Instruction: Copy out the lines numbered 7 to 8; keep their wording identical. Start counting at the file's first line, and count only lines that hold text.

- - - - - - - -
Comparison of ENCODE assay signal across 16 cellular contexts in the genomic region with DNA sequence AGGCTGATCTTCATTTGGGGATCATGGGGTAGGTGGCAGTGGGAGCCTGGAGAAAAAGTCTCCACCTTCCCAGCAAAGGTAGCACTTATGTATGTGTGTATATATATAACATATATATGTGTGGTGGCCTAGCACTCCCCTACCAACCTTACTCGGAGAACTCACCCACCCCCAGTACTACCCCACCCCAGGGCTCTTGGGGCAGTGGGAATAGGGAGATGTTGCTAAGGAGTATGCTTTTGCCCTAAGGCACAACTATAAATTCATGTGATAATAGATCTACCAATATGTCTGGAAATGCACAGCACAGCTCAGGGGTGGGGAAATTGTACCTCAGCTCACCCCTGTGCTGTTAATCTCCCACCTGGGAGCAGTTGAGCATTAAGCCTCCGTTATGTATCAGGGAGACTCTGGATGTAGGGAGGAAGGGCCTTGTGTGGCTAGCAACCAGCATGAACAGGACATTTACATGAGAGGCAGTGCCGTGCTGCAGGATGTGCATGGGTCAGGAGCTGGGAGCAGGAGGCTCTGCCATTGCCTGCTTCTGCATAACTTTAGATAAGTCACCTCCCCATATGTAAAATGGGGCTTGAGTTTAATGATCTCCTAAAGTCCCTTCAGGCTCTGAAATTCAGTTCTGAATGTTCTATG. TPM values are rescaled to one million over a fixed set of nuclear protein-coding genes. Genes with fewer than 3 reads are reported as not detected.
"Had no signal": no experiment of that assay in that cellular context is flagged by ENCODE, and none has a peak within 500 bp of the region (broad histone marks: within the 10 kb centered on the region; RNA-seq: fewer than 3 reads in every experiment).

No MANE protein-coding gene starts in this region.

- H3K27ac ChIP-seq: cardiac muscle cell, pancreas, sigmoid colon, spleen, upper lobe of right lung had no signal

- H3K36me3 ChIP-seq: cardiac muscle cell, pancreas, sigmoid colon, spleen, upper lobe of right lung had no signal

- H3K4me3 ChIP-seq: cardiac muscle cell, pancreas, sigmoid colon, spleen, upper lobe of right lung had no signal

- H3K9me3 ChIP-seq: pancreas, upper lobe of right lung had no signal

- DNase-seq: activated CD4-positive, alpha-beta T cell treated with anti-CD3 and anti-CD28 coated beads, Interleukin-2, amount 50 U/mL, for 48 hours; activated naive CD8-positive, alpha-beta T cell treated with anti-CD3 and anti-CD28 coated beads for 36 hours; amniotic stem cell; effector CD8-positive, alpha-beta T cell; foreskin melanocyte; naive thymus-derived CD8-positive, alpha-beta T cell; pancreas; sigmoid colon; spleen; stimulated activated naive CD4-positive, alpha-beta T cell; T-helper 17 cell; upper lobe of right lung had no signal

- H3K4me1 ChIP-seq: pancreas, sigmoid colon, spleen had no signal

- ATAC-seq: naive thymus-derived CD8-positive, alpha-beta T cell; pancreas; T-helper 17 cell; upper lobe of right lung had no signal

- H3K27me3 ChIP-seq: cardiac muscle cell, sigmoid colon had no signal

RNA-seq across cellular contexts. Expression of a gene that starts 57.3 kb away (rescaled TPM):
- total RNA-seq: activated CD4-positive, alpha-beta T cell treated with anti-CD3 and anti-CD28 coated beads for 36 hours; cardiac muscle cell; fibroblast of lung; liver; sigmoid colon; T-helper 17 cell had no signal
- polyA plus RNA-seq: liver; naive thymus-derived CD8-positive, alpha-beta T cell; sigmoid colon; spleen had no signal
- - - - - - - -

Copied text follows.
- H3K9me3 ChIP-seq: pancreas, upper lobe of right lung had no signal

- DNase-seq: activated CD4-positive, alpha-beta T cell treated with anti-CD3 and anti-CD28 coated beads, Interleukin-2, amount 50 U/mL, for 48 hours; activated naive CD8-positive, alpha-beta T cell treated with anti-CD3 and anti-CD28 coated beads for 36 hours; amniotic stem cell; effector CD8-positive, alpha-beta T cell; foreskin melanocyte; naive thymus-derived CD8-positive, alpha-beta T cell; pancreas; sigmoid colon; spleen; stimulated activated naive CD4-positive, alpha-beta T cell; T-helper 17 cell; upper lobe of right lung had no signal